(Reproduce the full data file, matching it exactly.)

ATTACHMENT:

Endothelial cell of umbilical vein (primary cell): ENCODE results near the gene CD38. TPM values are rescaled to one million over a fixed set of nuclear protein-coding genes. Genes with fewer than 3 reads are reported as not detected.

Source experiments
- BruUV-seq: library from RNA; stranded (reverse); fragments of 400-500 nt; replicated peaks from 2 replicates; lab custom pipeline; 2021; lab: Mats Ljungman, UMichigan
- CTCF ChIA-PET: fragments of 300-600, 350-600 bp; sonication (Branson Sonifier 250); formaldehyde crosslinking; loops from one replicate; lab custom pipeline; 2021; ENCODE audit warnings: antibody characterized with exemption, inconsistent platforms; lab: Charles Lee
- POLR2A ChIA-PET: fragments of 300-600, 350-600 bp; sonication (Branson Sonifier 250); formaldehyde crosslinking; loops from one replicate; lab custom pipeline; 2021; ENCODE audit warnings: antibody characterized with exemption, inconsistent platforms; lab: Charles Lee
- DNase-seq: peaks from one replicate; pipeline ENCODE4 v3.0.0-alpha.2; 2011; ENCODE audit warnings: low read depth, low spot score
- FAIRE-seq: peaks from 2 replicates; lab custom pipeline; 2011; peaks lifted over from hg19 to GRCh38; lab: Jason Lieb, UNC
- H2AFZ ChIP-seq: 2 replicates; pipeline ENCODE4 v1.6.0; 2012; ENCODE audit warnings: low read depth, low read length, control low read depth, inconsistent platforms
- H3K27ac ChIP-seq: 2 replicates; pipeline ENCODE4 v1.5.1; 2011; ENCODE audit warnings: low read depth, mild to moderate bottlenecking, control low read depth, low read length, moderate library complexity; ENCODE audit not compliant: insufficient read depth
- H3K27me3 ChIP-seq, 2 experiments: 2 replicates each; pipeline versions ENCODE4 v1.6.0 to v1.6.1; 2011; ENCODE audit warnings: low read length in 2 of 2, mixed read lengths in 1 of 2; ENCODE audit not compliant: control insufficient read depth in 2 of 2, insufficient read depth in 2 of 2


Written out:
Endothelial cell of umbilical vein (primary cell): ENCODE results near the gene CD38. TPM values are rescaled to one million over a fixed set of nuclear protein-coding genes. Genes with fewer than 3 reads are reported as not detected.

Source experiments
- BruUV-seq: library from RNA; stranded (reverse); fragments of 400-500 nt; replicated peaks from 2 replicates; lab custom pipeline; 2021; lab: Mats Ljungman, UMichigan
- CTCF ChIA-PET: fragments of 300-600, 350-600 bp; sonication (Branson Sonifier 250); formaldehyde crosslinking; loops from one replicate; lab custom pipeline; 2021; ENCODE audit warnings: antibody characterized with exemption, inconsistent platforms; lab: Charles Lee
- POLR2A ChIA-PET: fragments of 300-600, 350-600 bp; sonication (Branson Sonifier 250); formaldehyde crosslinking; loops from one replicate; lab custom pipeline; 2021; ENCODE audit warnings: antibody characterized with exemption, inconsistent platforms; lab: Charles Lee
- DNase-seq: peaks from one replicate; pipeline ENCODE4 v3.0.0-alpha.2; 2011; ENCODE audit warnings: low read depth, low spot score
- FAIRE-seq: peaks from 2 replicates; lab custom pipeline; 2011; peaks lifted over from hg19 to GRCh38; lab: Jason Lieb, UNC
- H2AFZ ChIP-seq: 2 replicates; pipeline ENCODE4 v1.6.0; 2012; ENCODE audit warnings: low read depth, low read length, control low read depth, inconsistent platforms
- H3K27ac ChIP-seq: 2 replicates; pipeline ENCODE4 v1.5.1; 2011; ENCODE audit warnings: low read depth, mild to moderate bottlenecking, control low read depth, low read length, moderate library complexity; ENCODE audit not compliant: insufficient read depth
- H3K27me3 ChIP-seq, 2 experiments: 2 replicates each; pipeline versions ENCODE4 v1.6.0 to v1.6.1; 2011; ENCODE audit warnings: low read length in 2 of 2, mixed read lengths in 1 of 2; ENCODE audit not compliant: control insufficient read depth in 2 of 2, insufficient read depth in 2 of 2